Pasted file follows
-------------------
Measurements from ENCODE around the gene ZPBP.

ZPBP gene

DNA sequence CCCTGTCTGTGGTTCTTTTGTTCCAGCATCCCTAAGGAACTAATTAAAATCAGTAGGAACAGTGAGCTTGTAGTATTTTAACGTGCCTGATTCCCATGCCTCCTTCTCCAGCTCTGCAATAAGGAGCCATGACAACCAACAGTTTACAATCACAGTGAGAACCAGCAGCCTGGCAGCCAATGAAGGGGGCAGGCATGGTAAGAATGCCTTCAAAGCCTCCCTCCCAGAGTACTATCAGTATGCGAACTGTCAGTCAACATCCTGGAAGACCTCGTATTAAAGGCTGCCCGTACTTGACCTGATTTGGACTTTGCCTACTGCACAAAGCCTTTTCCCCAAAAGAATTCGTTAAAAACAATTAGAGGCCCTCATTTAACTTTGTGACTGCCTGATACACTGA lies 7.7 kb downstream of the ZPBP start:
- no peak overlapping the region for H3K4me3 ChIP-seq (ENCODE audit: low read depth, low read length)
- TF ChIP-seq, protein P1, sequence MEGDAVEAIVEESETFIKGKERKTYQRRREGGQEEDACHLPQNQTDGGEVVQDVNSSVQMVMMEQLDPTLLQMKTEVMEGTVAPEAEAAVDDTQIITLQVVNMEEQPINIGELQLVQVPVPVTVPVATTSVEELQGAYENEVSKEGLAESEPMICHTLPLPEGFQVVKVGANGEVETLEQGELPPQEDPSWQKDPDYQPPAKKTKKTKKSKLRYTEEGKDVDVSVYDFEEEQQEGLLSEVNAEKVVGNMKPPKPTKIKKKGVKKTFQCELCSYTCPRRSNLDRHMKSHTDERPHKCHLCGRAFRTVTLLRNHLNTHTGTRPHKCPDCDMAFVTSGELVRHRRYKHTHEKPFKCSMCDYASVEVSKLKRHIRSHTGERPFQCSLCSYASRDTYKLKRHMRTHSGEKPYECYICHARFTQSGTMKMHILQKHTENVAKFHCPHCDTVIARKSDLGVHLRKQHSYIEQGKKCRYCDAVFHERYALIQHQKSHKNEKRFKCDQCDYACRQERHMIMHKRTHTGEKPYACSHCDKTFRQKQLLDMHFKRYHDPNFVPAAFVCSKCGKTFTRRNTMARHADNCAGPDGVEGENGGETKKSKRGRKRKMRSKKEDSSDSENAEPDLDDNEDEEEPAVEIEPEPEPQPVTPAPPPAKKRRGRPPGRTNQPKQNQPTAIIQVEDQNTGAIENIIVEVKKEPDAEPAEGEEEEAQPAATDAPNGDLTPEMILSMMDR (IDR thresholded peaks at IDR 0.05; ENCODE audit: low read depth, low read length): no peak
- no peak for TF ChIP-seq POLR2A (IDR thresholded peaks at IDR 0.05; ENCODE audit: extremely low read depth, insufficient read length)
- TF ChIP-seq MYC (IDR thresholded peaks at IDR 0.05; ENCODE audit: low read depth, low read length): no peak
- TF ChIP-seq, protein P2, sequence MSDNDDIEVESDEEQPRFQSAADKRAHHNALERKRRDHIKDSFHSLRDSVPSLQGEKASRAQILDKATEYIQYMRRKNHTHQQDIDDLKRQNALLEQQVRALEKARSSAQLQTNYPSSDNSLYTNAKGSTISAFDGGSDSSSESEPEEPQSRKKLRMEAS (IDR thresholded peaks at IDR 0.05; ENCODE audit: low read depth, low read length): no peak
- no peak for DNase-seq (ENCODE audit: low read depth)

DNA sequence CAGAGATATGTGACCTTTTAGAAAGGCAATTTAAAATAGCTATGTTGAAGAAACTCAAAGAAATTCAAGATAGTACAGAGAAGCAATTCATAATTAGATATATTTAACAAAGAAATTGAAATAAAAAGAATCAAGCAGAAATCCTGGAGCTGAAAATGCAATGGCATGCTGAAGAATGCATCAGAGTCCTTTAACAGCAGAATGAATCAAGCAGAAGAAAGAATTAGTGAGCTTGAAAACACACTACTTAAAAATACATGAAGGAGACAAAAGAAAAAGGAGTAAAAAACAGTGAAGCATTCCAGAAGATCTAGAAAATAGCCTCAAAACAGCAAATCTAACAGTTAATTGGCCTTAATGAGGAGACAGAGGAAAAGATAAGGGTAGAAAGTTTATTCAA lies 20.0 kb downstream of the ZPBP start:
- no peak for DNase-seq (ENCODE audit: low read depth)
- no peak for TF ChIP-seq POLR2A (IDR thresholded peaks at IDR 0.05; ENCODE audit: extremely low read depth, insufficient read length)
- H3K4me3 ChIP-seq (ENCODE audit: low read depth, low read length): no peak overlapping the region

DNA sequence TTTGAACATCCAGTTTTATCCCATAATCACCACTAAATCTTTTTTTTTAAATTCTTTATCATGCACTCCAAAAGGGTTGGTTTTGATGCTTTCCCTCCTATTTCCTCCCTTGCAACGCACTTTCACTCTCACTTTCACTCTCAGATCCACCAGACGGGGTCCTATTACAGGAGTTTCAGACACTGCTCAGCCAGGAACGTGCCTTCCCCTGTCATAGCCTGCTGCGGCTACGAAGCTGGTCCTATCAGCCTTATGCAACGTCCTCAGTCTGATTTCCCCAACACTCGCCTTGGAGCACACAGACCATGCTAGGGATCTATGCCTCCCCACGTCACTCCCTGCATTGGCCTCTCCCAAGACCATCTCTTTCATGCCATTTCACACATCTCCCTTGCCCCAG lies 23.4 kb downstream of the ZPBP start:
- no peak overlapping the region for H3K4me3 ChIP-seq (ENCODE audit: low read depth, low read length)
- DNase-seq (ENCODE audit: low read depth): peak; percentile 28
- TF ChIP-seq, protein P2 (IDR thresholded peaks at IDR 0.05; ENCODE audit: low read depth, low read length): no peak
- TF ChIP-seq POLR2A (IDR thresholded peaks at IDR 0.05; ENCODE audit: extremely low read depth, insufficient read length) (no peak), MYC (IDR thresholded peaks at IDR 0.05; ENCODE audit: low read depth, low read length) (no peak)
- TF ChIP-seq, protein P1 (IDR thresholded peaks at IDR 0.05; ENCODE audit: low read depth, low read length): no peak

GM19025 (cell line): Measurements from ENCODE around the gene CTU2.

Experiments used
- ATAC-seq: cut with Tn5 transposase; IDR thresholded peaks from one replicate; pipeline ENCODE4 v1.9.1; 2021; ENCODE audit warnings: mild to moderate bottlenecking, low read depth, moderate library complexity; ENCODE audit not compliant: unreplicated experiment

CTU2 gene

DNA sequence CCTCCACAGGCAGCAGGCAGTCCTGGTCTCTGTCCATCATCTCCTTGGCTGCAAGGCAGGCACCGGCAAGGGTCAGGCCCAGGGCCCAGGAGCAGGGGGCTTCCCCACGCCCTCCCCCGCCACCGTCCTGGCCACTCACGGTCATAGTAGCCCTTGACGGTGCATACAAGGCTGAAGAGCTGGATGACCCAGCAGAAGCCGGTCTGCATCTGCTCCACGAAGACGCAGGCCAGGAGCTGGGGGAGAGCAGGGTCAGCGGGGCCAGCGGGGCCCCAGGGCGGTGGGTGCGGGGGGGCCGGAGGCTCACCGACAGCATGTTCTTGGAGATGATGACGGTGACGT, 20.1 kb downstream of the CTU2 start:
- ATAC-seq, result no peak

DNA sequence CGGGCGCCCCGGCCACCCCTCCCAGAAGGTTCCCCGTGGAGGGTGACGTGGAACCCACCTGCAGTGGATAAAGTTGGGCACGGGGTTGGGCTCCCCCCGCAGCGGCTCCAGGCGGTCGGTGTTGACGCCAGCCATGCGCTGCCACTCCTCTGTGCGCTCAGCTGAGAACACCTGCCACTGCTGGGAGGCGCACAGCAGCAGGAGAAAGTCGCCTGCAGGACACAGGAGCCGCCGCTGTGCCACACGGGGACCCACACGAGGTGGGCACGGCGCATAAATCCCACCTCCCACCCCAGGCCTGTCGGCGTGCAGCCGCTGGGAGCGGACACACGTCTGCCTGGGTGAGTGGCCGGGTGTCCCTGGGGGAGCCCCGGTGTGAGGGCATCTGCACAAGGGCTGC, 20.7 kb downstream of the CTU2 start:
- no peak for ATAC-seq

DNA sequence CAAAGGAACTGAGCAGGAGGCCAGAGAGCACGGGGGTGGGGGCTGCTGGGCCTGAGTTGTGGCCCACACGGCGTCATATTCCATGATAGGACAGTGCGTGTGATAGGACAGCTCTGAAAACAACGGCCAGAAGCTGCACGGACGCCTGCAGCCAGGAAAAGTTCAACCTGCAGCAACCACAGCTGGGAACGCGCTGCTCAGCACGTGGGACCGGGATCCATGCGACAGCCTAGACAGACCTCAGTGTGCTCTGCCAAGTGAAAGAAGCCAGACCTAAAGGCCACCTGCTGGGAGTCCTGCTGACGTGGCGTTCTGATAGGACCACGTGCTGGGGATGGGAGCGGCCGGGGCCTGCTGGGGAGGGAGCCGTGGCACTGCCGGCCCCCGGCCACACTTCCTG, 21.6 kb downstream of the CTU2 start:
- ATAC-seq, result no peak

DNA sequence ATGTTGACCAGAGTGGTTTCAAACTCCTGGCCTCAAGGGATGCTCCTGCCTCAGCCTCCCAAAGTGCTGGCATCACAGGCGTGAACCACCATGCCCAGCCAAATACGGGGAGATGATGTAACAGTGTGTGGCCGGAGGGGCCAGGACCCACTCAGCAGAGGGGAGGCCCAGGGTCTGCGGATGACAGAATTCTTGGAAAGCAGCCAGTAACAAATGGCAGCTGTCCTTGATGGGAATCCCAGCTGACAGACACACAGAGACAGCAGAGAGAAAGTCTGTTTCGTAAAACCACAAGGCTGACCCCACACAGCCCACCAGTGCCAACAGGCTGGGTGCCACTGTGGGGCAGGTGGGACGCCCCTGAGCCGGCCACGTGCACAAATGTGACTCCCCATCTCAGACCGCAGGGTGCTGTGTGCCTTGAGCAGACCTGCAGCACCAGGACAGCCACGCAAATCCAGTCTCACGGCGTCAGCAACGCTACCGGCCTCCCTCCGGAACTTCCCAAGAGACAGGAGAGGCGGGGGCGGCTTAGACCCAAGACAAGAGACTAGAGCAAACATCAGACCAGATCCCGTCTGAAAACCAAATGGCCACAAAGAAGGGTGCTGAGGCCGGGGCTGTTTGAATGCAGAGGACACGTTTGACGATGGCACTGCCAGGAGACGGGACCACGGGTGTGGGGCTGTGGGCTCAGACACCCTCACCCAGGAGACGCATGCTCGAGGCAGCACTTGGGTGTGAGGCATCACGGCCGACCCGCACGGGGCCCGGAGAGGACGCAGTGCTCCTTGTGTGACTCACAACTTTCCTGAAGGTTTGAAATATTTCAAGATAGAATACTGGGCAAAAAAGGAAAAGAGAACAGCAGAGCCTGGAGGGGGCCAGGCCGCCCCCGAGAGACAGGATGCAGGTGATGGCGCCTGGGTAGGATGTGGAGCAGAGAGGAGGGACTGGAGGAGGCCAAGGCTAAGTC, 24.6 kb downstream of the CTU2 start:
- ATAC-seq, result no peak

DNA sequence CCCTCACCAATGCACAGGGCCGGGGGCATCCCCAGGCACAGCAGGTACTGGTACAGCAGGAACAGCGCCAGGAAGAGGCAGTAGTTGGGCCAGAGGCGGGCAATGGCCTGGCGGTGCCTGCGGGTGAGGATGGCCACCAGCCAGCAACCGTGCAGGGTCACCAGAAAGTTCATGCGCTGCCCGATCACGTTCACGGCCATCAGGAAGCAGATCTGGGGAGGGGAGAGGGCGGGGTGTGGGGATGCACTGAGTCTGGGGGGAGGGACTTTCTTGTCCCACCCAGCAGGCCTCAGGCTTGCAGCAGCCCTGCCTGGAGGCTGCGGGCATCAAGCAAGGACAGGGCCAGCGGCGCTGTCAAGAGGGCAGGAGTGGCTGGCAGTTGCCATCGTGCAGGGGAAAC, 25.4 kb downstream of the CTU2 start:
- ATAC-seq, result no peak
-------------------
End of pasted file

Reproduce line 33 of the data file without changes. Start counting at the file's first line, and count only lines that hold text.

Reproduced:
- ATAC-seq, result no peak